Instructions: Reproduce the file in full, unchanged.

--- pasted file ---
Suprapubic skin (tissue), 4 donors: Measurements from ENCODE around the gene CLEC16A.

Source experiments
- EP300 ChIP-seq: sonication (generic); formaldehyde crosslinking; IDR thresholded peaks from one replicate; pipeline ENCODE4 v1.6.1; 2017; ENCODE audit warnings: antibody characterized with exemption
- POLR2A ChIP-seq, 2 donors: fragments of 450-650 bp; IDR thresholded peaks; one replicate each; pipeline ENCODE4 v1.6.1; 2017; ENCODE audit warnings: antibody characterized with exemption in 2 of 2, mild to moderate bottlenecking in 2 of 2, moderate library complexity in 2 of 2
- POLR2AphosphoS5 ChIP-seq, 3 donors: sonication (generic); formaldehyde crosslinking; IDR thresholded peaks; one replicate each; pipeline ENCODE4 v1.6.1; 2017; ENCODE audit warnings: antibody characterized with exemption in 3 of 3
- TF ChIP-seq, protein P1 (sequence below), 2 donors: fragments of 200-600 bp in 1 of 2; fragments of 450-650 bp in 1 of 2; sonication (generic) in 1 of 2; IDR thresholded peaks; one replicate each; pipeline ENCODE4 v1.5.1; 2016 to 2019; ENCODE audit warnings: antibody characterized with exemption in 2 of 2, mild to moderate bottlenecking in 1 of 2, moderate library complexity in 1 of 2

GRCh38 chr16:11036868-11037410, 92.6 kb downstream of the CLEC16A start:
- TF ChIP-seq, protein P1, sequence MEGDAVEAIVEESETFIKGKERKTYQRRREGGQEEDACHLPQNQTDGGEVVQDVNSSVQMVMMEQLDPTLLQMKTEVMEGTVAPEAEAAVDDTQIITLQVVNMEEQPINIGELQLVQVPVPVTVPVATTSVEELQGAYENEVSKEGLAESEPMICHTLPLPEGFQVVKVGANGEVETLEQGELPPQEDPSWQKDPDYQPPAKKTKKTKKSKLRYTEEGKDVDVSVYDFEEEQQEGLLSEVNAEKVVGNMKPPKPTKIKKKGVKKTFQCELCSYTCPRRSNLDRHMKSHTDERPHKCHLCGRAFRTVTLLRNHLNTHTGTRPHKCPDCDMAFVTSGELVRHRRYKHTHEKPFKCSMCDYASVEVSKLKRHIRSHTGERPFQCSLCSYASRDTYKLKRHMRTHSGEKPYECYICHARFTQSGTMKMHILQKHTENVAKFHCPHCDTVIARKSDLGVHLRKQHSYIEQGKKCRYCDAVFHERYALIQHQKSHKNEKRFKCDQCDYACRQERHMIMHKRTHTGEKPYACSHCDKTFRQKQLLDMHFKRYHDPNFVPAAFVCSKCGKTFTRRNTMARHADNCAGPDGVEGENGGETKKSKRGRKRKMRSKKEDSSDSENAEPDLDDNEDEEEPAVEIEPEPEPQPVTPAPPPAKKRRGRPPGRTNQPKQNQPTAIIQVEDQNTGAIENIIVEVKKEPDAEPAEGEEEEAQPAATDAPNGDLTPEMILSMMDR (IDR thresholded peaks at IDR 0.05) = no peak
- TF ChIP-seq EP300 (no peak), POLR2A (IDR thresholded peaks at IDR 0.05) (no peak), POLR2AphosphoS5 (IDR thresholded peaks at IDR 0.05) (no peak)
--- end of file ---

Suprapubic skin (tissue), 4 donors: Measurements from ENCODE around the gene CLEC16A.

Source experiments
- EP300 ChIP-seq: sonication (generic); formaldehyde crosslinking; IDR thresholded peaks from one replicate; pipeline ENCODE4 v1.6.1; 2017; ENCODE audit warnings: antibody characterized with exemption
- POLR2A ChIP-seq, 2 donors: fragments of 450-650 bp; IDR thresholded peaks; one replicate each; pipeline ENCODE4 v1.6.1; 2017; ENCODE audit warnings: antibody characterized with exemption in 2 of 2, mild to moderate bottlenecking in 2 of 2, moderate library complexity in 2 of 2
- POLR2AphosphoS5 ChIP-seq, 3 donors: sonication (generic); formaldehyde crosslinking; IDR thresholded peaks; one replicate each; pipeline ENCODE4 v1.6.1; 2017; ENCODE audit warnings: antibody characterized with exemption in 3 of 3
- TF ChIP-seq, protein P1 (sequence below), 2 donors: fragments of 200-600 bp in 1 of 2; fragments of 450-650 bp in 1 of 2; sonication (generic) in 1 of 2; IDR thresholded peaks; one replicate each; pipeline ENCODE4 v1.5.1; 2016 to 2019; ENCODE audit warnings: antibody characterized with exemption in 2 of 2, mild to moderate bottlenecking in 1 of 2, moderate library complexity in 1 of 2

GRCh38 chr16:11036868-11037410, 92.6 kb downstream of the CLEC16A start:
- TF ChIP-seq, protein P1, sequence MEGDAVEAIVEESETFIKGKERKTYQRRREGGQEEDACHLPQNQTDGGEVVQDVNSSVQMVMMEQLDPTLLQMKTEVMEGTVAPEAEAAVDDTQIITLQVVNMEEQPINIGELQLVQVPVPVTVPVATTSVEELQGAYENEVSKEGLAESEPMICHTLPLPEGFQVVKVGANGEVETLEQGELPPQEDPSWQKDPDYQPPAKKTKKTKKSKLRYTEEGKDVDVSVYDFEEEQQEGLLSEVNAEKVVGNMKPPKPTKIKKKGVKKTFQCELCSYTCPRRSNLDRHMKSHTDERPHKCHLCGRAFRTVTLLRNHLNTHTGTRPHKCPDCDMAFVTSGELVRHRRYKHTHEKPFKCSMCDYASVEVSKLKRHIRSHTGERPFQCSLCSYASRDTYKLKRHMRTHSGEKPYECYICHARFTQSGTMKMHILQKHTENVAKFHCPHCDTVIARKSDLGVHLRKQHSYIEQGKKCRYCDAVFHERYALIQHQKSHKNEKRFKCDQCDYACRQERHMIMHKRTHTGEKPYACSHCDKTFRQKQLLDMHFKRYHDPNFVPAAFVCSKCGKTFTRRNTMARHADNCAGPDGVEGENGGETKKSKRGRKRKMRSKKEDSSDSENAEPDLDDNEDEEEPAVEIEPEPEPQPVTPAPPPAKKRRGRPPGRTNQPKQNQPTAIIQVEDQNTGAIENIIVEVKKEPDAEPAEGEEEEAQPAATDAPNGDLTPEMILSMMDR (IDR thresholded peaks at IDR 0.05) = no peak
- TF ChIP-seq EP300 (no peak), POLR2A (IDR thresholded peaks at IDR 0.05) (no peak), POLR2AphosphoS5 (IDR thresholded peaks at IDR 0.05) (no peak)